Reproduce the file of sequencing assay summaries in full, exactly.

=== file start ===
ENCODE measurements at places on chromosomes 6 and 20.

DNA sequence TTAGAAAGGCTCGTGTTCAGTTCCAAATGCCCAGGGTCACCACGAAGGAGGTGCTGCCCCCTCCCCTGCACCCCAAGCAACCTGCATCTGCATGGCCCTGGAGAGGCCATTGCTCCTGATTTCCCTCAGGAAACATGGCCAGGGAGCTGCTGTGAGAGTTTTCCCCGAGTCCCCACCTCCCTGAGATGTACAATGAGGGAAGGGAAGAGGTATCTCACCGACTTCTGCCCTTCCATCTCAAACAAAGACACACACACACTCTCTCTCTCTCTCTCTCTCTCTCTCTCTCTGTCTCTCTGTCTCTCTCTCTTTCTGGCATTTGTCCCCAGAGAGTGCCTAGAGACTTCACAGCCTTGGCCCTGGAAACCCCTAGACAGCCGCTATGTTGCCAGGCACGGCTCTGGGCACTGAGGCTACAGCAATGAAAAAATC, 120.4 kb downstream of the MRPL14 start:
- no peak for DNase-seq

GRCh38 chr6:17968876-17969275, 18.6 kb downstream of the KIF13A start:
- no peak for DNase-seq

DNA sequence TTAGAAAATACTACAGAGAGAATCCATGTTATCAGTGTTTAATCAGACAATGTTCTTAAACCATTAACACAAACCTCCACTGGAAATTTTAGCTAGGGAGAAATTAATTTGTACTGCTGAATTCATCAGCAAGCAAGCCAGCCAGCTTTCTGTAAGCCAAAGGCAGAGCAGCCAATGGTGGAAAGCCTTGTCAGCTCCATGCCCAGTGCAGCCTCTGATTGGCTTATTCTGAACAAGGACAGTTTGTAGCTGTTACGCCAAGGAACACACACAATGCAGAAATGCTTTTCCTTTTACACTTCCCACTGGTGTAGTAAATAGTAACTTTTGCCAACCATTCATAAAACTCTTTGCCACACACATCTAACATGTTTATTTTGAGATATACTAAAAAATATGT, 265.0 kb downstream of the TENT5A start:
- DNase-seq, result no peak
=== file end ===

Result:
ENCODE measurements at places on chromosomes 6 and 20.

DNA sequence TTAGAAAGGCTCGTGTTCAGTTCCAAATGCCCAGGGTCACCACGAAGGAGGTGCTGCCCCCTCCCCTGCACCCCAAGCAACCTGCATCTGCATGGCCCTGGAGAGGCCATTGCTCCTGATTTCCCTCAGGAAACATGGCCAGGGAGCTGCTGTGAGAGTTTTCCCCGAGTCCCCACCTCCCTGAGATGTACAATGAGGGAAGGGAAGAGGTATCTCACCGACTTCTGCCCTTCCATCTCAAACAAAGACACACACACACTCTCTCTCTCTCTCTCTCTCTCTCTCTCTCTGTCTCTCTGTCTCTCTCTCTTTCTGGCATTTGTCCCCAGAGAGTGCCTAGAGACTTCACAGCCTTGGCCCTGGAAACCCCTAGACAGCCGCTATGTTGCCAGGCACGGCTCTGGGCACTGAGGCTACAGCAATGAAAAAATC, 120.4 kb downstream of the MRPL14 start:
- no peak for DNase-seq

GRCh38 chr6:17968876-17969275, 18.6 kb downstream of the KIF13A start:
- no peak for DNase-seq

DNA sequence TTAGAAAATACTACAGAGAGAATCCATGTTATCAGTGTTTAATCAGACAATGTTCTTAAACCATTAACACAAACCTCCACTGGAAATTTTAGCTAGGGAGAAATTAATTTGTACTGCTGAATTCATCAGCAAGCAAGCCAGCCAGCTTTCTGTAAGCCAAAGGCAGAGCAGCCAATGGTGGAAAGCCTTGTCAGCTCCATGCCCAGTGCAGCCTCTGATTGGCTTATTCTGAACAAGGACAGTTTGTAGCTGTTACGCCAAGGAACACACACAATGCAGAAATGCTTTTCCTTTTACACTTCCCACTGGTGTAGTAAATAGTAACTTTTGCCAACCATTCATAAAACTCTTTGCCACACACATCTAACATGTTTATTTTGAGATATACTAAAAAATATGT, 265.0 kb downstream of the TENT5A start:
- DNase-seq, result no peak